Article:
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American novelist, journalist and essayist Joan Didion dies at 87


Joan Didion wrote essays, novels and screenplays. Our own Susan Stamberg says the essence of her writing was terse, polished, elegant and piercing. At 87, the best-selling writer died of complications from Parkinson's disease yesterday. Didion chronicled American truth, pain and politics for more than 60 years, sharing her unique personal voice. Here's how Didion described her work.


JOAN DIDION: I am more attracted to the underside of the tapestry. I tend to always look for the wrong side, the bleak side.

MCCAMMON: Joining us now to talk about Joan Didion's legacy is TV and radio commentator Patt Morrison. She's a writer for the Los Angeles Times. Good morning.

PATT MORRISON: Good morning, Sarah.

MCCAMMON: How was it that Didion became such a staple of so many people's literary lives?

MORRISON: I think she did the unexpected. First of all, she was a woman in a moment in time when women writers in new journalism were very hard to find. Secondly, she positioned herself as a contrarian and as a chronicler. And in new journalism, this was a moment when you had people like Norman Mailer and Hunter Thompson, who propelled the story and became the story. She was the reporter. In her demeanor and in her prose, in a way, she was the wallpaper, and the wallpaper sees everything.

MCCAMMON: I want to ask you about Didion's relationship with pain. It is something she wrote about so memorably, maybe most famously for many people in her memoir about grief, "The Year Of Magical Thinking." Here she is talking about the idea of pain with Terry Gross from NPR's Fresh Air.


DIDION: I, myself, have always found that if I examine something, it's less scary. And that's kind of the way I feel about confronting pain.

MCCAMMON: Patt, how did Didion's work confront the agony she experienced in her life?

MORRISON: I think she didn't flinch from it. She turned it inside out and analyzed it as a writer would, because writers generally also use their writing as therapy. Her writing helped her to mediate and understand the world. And it did it for the rest of us, but it did it for her as well. And I'm looking at a note that she sent to me about 15 years ago after I'd sent her a letter after that book, "The Year Of Magical Thinking," that she wrote about coming to terms with her husband's death. And she wrote - writes, I think I can now finally wish a happier new year for all of us, that we can go along with her journey as she struggles with pain. She's not above it. She's in the thick of it. And I think that made her readers loyal. It made them understand what she was doing, and it helped them to come to terms with their own pain.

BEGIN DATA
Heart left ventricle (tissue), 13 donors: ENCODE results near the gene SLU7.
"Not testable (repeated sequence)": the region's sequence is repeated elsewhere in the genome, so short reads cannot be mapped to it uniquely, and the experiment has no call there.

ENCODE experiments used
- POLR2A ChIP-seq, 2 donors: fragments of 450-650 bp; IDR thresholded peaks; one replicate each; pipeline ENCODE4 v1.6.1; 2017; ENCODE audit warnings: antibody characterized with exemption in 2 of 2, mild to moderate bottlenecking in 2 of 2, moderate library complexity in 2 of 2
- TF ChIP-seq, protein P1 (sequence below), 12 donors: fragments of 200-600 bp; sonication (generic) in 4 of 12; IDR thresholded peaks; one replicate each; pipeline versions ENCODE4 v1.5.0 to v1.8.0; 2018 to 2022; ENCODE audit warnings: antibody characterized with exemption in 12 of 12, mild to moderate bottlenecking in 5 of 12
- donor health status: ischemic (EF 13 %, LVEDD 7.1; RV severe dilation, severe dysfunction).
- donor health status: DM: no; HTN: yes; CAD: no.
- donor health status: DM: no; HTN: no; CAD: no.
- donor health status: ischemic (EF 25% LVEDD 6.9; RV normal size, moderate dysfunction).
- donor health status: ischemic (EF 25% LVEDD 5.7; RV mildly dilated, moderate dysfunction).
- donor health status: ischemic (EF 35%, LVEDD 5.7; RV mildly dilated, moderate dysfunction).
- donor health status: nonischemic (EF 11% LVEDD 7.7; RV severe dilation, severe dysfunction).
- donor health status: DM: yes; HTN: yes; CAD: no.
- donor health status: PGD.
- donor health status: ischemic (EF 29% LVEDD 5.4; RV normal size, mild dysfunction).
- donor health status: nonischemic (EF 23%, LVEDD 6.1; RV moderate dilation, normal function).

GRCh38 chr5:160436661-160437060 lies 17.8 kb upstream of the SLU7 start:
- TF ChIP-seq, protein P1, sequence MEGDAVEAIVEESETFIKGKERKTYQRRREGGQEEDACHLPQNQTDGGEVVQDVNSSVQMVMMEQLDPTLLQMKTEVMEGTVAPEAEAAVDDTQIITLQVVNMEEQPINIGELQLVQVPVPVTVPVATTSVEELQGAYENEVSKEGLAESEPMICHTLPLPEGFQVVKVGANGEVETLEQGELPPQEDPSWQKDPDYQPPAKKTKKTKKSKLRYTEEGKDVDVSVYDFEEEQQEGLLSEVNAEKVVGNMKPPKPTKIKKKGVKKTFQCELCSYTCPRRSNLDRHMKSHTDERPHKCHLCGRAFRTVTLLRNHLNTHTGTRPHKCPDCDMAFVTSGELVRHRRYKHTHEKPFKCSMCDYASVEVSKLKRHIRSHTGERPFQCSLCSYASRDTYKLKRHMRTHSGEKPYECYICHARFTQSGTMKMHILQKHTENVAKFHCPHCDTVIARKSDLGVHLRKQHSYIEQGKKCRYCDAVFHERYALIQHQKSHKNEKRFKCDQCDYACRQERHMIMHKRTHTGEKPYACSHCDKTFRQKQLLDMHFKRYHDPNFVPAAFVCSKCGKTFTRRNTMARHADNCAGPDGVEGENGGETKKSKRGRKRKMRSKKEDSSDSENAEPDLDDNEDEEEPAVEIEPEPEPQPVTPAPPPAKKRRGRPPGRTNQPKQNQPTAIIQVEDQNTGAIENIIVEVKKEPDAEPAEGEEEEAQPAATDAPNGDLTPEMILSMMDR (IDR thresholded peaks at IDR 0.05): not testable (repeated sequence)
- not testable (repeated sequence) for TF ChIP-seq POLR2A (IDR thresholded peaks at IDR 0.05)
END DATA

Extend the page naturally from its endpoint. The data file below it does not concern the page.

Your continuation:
MCCAMMON: And in our last 30 seconds or so, is there a work of hers or an experience with her that you'll remember the most?

MORRISON: Boy, I've interviewed her several times. And, you know, she's very small, and she makes you lean into her. You want to talk to her. She's not the one dominating the conversation. But I think any of her essays about California - looking at the underside, where the California dream failed. As a Californian, it was important to her to tell those stories.

MCCAMMON: That's Patt Morrison of the Los Angeles Times. Thanks so much for your time this morning.

MORRISON: My pleasure.

(SOUNDBITE OF LUDOVICO EINAUDI'S "RITORNARE") Transcript provided by NPR, Copyright NPR.

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